The V band (vee-band) of the electromagnetic spectrum ranges from 40 to 75 GHz.12 The V band is not heavily used, except for millimeter wave radar research and other kinds of scientific research. It should not be confused with the 600–1000 MHz range of Band-V (band-five) of the UHF frequency range.
The V band is also used for high capacity terrestrial millimeter wave communications systems. In the United States, the Federal Communications Commission has allocated the frequency band from 57 to 64 GHz for unlicensed wireless systems.3 These systems are primarily used for high capacity, short distance (less than 1 mile) communications. In addition, frequencies at 70, 80, and 90 GHz have been allocated as "lightly licensed" bands for multi-gigabit wireless communications. All communications links in the V band require unobstructed line of sight between the transmit and receive point, and rain fade must be taken into account when performing link budget analysis.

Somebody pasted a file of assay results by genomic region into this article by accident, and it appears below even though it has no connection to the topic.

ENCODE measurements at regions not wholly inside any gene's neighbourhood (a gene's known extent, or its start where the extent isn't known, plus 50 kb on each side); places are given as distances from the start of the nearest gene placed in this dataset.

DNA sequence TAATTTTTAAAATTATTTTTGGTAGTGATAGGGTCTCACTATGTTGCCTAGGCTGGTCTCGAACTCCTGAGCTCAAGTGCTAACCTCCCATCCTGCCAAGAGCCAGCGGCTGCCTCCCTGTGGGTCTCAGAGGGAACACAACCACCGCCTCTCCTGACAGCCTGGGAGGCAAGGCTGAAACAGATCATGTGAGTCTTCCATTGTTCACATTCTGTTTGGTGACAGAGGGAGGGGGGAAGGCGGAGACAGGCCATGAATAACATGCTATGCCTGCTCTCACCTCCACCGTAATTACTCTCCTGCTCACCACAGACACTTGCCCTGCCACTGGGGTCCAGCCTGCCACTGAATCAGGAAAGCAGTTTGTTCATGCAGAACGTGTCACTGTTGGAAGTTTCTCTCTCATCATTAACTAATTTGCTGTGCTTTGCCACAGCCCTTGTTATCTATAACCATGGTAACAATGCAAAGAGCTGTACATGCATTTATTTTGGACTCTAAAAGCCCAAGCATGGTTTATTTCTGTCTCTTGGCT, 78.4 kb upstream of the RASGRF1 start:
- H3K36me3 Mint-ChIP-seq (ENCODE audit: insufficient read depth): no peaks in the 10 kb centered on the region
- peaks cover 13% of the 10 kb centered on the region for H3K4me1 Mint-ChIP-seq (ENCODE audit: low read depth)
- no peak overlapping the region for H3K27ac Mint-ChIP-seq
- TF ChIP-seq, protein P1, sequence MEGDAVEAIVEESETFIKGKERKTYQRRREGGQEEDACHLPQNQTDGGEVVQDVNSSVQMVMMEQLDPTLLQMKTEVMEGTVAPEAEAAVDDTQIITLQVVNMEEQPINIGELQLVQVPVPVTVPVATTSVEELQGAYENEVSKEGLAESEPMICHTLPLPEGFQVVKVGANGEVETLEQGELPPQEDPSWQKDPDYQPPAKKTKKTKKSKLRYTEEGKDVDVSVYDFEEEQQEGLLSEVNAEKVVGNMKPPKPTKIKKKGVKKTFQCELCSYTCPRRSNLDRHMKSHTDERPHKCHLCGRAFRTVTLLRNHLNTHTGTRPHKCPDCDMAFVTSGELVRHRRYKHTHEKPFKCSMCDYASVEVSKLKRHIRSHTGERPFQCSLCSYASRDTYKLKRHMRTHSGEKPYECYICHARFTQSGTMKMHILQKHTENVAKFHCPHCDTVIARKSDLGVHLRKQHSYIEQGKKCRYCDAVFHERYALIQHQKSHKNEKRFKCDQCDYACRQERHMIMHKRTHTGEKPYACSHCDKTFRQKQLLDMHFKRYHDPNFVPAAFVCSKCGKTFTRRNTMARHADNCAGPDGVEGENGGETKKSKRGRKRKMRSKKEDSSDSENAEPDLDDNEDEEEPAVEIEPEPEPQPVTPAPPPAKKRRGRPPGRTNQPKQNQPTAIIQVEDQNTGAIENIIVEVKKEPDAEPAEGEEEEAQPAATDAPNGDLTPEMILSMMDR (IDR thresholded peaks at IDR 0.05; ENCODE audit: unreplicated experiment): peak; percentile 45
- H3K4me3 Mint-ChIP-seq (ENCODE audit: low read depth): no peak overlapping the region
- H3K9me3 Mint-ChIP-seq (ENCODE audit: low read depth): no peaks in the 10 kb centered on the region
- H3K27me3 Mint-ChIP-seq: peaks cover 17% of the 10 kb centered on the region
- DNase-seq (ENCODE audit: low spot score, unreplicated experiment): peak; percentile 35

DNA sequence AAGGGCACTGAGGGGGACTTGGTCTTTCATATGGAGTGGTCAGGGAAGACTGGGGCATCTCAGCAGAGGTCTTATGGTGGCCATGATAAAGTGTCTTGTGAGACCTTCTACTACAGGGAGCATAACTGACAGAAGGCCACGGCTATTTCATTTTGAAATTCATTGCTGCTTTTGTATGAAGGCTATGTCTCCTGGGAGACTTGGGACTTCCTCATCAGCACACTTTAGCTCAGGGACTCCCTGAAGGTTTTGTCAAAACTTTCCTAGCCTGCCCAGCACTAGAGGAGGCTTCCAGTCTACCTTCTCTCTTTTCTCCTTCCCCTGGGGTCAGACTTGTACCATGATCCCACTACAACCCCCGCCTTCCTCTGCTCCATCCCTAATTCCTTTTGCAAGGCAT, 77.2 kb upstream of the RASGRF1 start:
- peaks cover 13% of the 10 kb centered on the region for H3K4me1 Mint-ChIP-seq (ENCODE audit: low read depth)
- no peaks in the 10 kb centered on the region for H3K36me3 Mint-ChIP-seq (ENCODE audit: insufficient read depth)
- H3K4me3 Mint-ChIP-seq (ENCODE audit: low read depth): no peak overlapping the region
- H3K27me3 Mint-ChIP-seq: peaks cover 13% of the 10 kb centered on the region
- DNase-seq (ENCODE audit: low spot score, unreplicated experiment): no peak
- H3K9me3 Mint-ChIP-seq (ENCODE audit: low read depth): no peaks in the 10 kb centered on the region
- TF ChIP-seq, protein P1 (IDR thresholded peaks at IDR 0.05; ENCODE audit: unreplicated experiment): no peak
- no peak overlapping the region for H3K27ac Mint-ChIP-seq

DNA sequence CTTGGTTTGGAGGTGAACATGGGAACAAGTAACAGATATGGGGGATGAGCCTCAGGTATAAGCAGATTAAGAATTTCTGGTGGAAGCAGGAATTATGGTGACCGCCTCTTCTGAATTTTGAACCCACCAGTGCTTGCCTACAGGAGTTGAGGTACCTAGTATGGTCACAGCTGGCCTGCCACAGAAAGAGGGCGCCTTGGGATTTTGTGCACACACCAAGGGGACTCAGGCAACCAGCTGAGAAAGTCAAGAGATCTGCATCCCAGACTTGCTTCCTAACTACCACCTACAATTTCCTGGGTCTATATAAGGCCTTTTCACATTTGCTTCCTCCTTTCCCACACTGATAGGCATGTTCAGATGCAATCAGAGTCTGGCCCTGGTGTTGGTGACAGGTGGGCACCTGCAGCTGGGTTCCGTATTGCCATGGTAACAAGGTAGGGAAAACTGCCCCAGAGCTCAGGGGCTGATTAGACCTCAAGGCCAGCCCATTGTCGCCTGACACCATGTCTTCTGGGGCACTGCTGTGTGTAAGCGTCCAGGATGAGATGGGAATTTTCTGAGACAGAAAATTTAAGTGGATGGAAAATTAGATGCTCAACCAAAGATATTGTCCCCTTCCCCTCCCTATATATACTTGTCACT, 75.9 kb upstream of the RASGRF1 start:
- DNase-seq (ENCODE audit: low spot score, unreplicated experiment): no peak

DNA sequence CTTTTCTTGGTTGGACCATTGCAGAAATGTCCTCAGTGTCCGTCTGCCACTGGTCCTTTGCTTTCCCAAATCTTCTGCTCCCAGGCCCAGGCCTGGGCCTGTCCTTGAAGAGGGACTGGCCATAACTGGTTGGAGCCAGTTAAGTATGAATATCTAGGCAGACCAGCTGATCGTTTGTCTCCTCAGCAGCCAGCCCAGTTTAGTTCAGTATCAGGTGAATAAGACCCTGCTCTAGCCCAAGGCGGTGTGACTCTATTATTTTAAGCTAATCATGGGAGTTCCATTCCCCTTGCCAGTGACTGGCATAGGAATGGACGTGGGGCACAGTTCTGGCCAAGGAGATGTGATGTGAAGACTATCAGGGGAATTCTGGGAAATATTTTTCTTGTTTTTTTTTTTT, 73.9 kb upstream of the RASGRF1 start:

On Dec. 15, 1995 the V band at 60 GHz was used by the world's first crosslink communication between satellites in a constellation. This communication was between the U.S. Milstar 1 and Milstar 2 military satellites.4 60 GHz is attractive for secure satellite crosslinks because it allows for high data rates, narrow beams and, lying in a strong absorption band of oxygen, provides protection against intercept by ground-based adversaries.
The upcoming Wi-Fi standard IEEE 802.11ad will run on the 60 GHz (EHF microwave) spectrum with data transfer rates of up to 7 Gb/s.